Students returning to campus after the Thanksgiving break reinvigorated plans to demonstrate against the UC tuition-increase policy Monday night at an assembly held by those who had been occupying Wheeler Hall up until the break.
Members of the assembly discussed the logistics of a rally Tuesday as well as the outreach strategy for Open UC, the group that maintained the occupation of Wheeler Hall. The continuation of the Wheeler occupation was not discussed during the meeting, though student activists said anyone could continue to occupy the building.
Beginning Nov. 19, students occupied the building for seven consecutive days to protest a controversial tuition-increase policy passed by the UC Board of Regents and to demand “full transparency” of the UC budget.
Over the break, about five individuals remained in an encampment built underneath a tree in front of Wheeler in solidarity with those protesting the expected hike in tuition.
The Open UC members voted against continuing the occupation over the break. The group stated that the actions of anyone who continued to occupy the building during that time would not be considered part of their movement.
“This issue is coming up at a time when students are incredibly busy,” said UC Berkeley senior Maiya Moncino, who is part of Open UC. “We respect that they have a lot of things going on. This movement is long-term. This is not the end but the absolute beginning.”
Community members erected a large tent made of tarps underneath a tree to shelter solidarity demonstrators from the cold and rain. UCPD has not evicted the encampment, which sharply contrasts with the response to the 2011 Occupy Cal movement, when UCPD confiscated tents and administrators prohibited encampments.
“I would not be surprised if they forced us to leave within the next two weeks,” said a community member who goes by the name August. “If they do, things will be going down.”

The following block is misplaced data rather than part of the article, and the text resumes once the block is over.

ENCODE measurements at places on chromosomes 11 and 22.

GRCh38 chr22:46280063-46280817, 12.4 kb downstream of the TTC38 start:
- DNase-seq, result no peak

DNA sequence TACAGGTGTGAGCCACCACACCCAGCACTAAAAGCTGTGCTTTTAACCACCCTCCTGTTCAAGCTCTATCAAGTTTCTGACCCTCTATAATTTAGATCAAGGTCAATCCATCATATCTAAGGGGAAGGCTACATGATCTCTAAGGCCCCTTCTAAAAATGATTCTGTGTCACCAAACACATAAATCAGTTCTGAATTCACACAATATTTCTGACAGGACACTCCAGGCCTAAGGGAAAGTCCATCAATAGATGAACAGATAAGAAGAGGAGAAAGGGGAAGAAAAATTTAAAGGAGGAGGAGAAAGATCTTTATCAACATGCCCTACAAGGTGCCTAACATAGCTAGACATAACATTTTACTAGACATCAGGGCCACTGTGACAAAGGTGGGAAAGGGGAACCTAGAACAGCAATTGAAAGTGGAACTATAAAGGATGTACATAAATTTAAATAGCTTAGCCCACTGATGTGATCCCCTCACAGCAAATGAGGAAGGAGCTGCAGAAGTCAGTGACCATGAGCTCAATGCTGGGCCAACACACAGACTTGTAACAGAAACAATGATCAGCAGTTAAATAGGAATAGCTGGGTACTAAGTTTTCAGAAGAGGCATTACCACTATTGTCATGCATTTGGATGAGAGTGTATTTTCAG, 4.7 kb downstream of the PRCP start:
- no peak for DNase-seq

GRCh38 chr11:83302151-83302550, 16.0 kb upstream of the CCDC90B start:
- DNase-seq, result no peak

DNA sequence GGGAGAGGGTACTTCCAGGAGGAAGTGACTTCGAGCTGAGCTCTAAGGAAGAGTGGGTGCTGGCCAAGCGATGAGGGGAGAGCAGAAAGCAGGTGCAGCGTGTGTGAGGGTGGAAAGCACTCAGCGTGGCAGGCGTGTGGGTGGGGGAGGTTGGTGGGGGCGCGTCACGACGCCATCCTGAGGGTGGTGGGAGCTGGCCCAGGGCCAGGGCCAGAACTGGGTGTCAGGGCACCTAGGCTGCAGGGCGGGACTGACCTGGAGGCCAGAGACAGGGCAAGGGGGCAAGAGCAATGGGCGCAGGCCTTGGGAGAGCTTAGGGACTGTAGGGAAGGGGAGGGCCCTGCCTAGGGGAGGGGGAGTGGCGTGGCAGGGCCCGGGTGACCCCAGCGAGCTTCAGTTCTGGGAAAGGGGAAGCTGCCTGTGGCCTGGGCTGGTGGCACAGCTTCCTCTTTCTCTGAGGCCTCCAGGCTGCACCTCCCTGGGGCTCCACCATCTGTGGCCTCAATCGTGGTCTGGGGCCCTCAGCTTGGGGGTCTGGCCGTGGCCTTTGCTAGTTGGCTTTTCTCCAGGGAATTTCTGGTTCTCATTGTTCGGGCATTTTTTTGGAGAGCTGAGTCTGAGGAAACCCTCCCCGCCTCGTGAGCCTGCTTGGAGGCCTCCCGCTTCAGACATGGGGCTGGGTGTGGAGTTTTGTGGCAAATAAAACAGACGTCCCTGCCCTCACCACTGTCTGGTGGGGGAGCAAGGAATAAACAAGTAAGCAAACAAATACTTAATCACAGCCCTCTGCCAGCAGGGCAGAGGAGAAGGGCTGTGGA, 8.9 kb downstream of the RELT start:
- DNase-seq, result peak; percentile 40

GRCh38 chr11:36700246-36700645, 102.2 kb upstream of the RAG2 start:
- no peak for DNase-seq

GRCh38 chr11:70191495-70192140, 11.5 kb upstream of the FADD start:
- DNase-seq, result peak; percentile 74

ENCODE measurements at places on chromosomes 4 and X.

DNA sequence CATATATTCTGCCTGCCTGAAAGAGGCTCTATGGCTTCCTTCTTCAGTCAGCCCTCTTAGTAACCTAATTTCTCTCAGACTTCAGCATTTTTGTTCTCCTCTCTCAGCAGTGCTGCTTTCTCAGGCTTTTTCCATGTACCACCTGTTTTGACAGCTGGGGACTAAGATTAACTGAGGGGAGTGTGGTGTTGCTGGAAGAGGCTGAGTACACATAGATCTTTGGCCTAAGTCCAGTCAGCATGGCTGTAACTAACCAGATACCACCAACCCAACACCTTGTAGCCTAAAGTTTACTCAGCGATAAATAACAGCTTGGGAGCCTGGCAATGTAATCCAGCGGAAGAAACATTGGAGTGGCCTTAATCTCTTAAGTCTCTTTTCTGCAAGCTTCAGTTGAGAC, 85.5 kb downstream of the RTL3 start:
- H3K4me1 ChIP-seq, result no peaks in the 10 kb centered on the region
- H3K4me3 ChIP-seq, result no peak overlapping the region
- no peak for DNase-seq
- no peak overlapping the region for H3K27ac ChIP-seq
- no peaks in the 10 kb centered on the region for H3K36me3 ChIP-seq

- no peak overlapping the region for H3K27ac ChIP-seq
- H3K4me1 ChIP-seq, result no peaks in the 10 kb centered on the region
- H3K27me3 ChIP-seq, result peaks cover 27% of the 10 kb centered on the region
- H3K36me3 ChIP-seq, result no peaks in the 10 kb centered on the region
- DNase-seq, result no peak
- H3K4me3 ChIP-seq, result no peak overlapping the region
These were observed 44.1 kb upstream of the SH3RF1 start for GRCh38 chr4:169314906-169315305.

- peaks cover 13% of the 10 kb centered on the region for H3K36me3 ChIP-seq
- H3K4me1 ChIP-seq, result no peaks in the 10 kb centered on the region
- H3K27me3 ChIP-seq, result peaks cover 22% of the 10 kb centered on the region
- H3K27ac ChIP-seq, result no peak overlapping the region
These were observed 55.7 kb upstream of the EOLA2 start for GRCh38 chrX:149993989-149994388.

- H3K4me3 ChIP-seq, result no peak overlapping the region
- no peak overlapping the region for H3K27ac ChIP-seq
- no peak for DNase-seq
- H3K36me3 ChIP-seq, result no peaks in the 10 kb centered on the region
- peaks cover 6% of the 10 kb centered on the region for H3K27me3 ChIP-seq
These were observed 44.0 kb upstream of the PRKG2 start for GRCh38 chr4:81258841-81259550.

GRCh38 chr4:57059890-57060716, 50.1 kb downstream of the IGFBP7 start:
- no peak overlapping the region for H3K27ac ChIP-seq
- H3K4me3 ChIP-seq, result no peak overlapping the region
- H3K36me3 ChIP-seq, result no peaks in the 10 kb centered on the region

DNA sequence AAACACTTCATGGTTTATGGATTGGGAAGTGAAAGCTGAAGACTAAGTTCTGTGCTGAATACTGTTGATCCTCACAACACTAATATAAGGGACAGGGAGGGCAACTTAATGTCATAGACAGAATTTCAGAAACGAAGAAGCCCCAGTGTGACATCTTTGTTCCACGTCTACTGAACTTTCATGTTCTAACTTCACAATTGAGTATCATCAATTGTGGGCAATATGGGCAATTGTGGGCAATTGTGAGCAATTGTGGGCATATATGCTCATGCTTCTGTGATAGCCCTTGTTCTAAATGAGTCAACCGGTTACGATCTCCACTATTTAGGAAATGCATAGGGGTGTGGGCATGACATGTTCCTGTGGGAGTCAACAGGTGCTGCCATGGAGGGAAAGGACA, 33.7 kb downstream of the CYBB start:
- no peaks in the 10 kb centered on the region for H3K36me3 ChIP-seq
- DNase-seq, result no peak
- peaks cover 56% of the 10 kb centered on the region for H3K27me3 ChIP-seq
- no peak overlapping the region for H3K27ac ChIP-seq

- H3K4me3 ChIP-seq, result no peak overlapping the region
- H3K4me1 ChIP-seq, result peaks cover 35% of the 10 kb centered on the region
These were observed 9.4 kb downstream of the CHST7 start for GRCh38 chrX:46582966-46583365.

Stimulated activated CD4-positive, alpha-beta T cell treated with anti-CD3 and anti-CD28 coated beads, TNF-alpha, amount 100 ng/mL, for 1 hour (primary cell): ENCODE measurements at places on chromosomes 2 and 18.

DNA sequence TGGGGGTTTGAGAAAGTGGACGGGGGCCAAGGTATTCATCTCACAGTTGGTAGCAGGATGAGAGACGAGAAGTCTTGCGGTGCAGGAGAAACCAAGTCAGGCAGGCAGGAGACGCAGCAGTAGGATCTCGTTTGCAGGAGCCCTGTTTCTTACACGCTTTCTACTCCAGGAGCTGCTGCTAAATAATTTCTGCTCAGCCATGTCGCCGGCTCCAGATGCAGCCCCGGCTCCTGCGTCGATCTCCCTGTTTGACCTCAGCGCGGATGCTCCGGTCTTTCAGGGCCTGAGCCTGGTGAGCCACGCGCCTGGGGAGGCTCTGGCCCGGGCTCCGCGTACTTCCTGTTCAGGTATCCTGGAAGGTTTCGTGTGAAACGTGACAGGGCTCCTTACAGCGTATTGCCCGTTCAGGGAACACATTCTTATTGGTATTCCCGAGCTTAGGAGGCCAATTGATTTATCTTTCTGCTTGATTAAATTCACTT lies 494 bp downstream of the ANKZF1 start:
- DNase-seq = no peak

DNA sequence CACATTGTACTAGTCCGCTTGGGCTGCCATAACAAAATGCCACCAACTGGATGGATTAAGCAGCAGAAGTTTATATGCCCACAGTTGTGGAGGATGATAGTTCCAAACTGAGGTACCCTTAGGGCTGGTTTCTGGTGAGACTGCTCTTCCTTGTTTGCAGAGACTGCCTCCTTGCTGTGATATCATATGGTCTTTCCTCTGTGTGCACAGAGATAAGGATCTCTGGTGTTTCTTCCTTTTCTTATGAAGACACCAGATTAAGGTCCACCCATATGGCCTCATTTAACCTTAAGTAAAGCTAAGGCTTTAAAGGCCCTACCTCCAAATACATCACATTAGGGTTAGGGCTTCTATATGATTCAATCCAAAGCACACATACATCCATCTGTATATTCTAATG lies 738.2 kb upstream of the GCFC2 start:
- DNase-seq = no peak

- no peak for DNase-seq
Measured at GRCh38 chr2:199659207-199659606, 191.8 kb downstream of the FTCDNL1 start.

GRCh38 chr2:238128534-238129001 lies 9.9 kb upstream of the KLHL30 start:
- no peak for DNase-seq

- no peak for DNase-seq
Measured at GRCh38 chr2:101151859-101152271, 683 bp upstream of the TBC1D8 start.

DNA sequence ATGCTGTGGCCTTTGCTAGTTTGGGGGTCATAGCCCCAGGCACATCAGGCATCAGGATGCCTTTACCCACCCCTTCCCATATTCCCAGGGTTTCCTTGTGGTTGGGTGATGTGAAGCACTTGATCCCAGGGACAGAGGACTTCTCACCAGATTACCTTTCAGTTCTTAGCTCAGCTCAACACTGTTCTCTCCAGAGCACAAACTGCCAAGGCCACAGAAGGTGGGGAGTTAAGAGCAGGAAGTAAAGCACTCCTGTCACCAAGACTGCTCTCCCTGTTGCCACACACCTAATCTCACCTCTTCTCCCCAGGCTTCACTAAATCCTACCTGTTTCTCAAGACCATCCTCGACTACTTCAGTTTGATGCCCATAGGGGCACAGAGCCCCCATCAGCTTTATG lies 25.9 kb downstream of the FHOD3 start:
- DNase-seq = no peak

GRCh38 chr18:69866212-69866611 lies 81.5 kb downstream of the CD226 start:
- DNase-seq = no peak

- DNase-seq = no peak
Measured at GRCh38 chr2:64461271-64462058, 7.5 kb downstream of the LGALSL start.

UCPD Lt. Marc DeCoulode said that there are no immediate plans to respond to the encampment and that police will deal with demonstrators according to how campus administrators see fit.
UCPD contacted those occupying the area to tell them they were in violation of trespassing, according to DeCoulode. The majority of those in the encampment, he said, were not UC Berkeley students.
Student activists are set to rally at noon Tuesday in commemoration of the 50th anniversary of the Free Speech Movement’s biggest demonstration, when 800 students held a sit-in inside Sproul Hall.
Demonstrators will hold an “art party” in Wheeler at 11 a.m. Tuesday to draw support and make signs and banners for the rally.
During Tuesday’s rally, protesters will aim to raise momentum for the movement and will be educating demonstrators about what the tuition increase could mean for UC students, according to Moncino.
Students from various groups, workers from at least two unions and professors will speak at the rally. Teach-ins that include speakers from fast-food services will also be held. Rally planners also agreed to recognize a staged sit-in held by a campus history class.
According to UC Berkeley spokesperson Janet Gilmore, the campus will approach the protest as any other and consider action as the events unfold.